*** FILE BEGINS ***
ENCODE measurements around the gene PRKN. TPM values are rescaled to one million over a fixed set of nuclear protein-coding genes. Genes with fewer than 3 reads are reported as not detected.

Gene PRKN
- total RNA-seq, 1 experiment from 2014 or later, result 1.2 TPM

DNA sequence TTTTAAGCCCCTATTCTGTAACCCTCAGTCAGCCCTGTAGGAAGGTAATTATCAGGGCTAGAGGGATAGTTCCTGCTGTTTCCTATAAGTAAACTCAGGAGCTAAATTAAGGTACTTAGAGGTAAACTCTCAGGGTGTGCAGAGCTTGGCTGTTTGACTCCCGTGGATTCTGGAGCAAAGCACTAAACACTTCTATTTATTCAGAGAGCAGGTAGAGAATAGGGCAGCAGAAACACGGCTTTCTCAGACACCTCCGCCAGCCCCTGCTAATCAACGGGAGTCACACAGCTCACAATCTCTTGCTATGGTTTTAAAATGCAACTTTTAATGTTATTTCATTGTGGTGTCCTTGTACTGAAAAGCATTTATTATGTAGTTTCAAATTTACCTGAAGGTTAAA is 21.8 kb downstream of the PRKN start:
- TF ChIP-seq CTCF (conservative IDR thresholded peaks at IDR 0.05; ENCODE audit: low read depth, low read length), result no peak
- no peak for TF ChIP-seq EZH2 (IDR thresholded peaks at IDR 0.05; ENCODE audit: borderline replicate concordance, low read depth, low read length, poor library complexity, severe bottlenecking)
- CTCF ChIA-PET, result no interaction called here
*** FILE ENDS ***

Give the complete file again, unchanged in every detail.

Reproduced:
ENCODE measurements around the gene PRKN. TPM values are rescaled to one million over a fixed set of nuclear protein-coding genes. Genes with fewer than 3 reads are reported as not detected.

Gene PRKN
- total RNA-seq, 1 experiment from 2014 or later, result 1.2 TPM

DNA sequence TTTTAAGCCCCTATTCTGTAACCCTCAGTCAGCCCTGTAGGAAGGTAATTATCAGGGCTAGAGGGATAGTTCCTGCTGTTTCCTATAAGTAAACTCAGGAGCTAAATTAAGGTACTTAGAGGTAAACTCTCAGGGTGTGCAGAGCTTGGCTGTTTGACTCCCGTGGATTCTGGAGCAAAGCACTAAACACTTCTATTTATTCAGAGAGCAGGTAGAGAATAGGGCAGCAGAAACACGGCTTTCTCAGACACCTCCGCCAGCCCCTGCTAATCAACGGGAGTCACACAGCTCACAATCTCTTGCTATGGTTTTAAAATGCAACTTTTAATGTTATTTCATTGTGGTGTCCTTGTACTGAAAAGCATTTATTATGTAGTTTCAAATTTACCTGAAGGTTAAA is 21.8 kb downstream of the PRKN start:
- TF ChIP-seq CTCF (conservative IDR thresholded peaks at IDR 0.05; ENCODE audit: low read depth, low read length), result no peak
- no peak for TF ChIP-seq EZH2 (IDR thresholded peaks at IDR 0.05; ENCODE audit: borderline replicate concordance, low read depth, low read length, poor library complexity, severe bottlenecking)
- CTCF ChIA-PET, result no interaction called here